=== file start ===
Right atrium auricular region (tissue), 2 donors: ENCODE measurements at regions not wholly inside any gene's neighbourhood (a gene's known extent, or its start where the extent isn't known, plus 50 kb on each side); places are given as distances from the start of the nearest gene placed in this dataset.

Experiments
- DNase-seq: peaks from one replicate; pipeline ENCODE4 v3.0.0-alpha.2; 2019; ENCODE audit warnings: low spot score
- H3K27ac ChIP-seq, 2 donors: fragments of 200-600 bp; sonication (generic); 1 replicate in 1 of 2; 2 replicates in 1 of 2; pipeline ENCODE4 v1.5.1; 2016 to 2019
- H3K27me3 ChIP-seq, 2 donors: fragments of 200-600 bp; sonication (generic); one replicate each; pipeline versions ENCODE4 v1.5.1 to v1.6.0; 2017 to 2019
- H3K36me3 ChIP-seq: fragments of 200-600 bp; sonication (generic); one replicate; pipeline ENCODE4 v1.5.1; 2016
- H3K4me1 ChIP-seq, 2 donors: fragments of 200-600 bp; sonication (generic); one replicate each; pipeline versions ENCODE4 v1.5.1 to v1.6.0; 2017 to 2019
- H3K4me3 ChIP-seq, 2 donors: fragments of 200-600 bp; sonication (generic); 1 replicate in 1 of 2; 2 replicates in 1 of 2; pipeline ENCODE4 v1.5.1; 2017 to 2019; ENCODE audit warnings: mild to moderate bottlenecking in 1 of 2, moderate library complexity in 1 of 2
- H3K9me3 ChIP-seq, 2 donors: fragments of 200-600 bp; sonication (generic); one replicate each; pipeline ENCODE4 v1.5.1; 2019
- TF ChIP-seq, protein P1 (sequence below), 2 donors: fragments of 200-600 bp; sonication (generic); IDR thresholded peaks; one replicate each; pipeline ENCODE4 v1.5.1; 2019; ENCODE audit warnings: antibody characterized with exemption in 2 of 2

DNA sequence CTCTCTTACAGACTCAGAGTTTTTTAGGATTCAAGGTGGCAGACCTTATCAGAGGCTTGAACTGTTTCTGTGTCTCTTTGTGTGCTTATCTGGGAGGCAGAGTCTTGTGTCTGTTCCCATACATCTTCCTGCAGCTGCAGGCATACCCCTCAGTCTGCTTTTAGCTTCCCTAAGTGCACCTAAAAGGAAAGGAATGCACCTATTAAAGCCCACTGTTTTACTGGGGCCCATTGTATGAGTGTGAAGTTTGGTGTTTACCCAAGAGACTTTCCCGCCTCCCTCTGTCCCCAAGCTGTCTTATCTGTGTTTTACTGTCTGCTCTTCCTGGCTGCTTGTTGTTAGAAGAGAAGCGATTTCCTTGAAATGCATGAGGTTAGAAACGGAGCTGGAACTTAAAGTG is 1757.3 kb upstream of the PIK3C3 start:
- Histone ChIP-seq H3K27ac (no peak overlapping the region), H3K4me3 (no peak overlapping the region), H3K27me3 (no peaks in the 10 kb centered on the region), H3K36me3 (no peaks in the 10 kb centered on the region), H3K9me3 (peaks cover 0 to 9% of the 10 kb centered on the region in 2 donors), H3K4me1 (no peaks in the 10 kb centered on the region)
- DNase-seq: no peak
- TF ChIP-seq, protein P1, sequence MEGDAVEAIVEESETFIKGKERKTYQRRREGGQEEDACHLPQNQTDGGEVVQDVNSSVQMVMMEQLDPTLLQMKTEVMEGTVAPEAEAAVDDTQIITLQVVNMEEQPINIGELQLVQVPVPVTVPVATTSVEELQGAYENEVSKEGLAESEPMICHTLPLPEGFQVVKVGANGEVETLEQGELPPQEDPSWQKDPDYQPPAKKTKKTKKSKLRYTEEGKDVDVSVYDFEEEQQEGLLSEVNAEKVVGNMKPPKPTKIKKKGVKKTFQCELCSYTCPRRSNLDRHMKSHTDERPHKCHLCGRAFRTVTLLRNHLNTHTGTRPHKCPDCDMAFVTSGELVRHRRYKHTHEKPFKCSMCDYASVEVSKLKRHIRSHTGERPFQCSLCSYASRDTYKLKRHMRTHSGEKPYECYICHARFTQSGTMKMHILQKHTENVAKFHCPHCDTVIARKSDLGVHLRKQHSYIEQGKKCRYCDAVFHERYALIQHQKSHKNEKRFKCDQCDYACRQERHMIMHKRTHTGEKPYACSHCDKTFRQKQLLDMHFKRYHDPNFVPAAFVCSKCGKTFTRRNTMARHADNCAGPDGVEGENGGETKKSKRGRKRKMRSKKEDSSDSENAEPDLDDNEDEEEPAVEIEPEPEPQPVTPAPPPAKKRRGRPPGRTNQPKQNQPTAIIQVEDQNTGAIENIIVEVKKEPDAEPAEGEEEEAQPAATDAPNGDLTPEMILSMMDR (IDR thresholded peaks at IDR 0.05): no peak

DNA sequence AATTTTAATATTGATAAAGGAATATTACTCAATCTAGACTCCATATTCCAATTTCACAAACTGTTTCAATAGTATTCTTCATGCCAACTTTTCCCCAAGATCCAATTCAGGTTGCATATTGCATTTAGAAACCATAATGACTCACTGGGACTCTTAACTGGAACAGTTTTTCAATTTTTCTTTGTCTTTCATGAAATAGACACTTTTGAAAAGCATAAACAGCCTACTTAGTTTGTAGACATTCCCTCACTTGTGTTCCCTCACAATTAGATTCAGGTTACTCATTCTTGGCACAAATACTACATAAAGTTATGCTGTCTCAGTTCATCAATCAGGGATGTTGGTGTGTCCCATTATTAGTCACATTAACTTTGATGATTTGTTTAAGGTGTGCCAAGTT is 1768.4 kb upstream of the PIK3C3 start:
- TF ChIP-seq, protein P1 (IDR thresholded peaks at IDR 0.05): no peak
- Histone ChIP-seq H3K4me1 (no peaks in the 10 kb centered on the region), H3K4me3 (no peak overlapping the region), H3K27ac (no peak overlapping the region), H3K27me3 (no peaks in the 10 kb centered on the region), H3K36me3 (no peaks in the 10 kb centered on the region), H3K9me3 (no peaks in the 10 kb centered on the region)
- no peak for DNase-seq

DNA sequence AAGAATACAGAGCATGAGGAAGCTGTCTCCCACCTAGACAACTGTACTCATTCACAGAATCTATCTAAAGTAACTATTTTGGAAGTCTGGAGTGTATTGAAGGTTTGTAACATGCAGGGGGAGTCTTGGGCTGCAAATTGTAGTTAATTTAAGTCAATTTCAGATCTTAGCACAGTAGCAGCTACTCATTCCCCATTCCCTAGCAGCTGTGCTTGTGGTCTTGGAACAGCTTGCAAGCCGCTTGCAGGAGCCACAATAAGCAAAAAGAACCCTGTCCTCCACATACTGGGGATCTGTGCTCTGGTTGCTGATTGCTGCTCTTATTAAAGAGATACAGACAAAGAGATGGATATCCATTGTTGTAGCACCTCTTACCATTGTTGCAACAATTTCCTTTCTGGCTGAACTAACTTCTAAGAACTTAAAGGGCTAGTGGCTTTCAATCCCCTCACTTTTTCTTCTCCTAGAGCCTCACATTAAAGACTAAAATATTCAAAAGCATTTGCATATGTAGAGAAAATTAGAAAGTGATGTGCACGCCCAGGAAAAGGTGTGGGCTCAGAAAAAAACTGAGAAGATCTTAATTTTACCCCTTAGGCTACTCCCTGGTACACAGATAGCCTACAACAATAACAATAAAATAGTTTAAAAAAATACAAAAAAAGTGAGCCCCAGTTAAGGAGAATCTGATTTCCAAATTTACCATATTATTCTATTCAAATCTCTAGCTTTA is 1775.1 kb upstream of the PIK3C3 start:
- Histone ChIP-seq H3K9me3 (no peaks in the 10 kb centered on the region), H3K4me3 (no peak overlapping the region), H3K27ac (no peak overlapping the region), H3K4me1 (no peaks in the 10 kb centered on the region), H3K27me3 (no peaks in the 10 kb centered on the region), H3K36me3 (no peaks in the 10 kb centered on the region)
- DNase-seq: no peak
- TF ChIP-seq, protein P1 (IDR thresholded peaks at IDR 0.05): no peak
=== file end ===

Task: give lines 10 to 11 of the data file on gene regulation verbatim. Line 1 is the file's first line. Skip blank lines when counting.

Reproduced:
- TF ChIP-seq, protein P1 (sequence below), 2 donors: fragments of 200-600 bp; sonication (generic); IDR thresholded peaks; one replicate each; pipeline ENCODE4 v1.5.1; 2019; ENCODE audit warnings: antibody characterized with exemption in 2 of 2

DNA sequence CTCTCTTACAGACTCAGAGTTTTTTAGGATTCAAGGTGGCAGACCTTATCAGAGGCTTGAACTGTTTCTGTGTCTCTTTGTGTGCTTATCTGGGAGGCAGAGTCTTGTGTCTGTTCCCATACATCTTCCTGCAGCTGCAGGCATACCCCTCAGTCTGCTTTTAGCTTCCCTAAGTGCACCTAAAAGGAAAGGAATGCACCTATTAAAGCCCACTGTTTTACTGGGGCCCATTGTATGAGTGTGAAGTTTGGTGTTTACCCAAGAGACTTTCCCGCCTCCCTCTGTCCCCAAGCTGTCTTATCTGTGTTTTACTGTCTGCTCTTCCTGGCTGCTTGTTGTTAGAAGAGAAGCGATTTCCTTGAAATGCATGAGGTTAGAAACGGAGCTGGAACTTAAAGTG is 1757.3 kb upstream of the PIK3C3 start: